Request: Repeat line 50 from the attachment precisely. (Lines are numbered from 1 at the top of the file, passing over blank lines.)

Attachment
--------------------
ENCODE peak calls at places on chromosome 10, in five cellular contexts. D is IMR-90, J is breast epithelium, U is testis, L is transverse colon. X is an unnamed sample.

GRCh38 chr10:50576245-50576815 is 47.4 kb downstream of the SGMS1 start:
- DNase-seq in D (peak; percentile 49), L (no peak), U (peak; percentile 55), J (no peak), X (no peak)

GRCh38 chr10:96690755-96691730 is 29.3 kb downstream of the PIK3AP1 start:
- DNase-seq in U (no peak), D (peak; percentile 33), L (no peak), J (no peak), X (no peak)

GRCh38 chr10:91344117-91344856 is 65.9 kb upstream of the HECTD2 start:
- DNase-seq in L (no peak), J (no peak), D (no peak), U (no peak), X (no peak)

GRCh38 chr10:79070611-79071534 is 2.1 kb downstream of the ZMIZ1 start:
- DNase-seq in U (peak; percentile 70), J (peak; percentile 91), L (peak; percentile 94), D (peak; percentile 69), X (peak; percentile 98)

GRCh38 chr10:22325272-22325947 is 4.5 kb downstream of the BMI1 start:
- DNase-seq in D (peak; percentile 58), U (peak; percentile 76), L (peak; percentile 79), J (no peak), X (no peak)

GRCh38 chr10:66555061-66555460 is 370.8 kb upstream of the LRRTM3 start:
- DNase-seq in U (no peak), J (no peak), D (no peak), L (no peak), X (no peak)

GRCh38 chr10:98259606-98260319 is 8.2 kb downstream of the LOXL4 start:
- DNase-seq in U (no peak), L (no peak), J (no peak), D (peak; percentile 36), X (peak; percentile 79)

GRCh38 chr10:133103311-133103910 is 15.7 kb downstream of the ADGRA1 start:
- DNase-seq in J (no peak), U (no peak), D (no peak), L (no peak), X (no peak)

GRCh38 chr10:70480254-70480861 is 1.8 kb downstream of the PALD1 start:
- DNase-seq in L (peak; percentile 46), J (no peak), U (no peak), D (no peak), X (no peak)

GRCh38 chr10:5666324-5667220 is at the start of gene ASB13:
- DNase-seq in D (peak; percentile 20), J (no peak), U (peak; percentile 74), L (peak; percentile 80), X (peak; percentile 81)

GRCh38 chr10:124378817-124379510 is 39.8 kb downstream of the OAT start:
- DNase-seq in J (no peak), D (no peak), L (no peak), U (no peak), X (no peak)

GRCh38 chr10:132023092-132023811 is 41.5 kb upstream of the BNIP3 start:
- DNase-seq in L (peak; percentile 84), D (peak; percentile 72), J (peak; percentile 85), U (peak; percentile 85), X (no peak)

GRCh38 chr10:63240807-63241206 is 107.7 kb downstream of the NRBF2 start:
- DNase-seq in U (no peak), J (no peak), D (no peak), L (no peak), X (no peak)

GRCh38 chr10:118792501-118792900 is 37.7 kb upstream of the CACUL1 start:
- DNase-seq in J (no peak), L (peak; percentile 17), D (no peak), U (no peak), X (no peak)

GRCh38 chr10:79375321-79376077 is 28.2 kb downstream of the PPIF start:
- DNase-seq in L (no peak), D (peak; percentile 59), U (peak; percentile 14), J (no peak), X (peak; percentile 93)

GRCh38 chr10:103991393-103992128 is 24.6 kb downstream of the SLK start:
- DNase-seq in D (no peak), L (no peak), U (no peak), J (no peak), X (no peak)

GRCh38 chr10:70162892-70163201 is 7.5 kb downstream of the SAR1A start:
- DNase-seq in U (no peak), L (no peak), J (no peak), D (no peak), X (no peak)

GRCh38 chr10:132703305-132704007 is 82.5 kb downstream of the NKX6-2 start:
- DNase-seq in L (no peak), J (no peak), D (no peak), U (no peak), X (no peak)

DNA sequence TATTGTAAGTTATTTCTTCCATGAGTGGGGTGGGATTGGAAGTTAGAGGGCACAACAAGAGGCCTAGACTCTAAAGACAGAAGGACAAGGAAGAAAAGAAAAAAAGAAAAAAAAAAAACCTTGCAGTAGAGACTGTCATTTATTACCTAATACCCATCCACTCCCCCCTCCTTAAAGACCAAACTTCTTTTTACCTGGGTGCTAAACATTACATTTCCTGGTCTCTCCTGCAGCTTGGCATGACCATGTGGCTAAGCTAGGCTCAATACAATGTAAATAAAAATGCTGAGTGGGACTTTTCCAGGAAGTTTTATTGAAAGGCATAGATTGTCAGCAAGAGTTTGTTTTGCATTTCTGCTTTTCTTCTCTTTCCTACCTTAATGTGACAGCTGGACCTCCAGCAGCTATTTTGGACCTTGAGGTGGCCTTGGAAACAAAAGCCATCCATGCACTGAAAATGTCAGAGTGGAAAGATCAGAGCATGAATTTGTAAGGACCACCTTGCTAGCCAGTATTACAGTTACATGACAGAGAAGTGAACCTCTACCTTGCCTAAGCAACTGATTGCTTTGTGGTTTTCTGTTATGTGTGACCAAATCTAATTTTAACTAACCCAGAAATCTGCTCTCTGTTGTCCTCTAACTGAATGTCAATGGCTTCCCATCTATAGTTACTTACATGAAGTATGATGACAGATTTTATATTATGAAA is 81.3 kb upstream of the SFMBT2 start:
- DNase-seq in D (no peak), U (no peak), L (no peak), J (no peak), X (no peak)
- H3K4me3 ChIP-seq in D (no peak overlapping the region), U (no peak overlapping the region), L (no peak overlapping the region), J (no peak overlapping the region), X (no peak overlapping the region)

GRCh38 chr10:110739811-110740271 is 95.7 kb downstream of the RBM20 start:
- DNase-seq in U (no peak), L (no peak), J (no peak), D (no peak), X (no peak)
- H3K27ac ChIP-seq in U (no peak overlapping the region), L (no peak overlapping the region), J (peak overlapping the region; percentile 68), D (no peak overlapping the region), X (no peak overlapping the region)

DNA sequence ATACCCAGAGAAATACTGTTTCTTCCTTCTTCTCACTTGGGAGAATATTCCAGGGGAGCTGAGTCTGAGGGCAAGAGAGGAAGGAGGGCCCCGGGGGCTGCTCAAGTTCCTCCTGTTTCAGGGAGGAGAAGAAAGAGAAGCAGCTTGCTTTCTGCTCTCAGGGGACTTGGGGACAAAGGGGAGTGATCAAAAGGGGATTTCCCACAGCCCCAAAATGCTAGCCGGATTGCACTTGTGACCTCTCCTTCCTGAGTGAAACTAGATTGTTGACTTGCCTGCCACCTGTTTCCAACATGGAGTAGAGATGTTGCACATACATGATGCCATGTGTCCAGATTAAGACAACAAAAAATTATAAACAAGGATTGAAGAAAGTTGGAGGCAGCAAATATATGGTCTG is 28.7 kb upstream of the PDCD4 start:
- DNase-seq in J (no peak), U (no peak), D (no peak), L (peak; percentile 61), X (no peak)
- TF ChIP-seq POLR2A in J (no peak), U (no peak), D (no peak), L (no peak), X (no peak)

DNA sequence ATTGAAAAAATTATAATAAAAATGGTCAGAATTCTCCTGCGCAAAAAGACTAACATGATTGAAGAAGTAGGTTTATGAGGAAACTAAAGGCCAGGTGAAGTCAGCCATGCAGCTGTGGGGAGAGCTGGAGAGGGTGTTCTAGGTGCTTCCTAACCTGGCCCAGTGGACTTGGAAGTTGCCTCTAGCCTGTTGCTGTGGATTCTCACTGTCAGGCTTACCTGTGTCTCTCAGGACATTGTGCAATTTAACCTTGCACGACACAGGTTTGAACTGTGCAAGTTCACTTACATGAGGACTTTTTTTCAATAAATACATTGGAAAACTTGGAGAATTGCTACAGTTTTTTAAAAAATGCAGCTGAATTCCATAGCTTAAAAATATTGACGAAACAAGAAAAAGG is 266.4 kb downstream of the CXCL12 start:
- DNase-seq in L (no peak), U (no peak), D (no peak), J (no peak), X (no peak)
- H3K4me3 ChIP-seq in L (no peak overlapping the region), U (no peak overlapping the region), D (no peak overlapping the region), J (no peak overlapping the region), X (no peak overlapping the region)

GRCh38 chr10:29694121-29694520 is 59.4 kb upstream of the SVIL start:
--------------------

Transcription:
GRCh38 chr10:29694121-29694520 is 59.4 kb upstream of the SVIL start: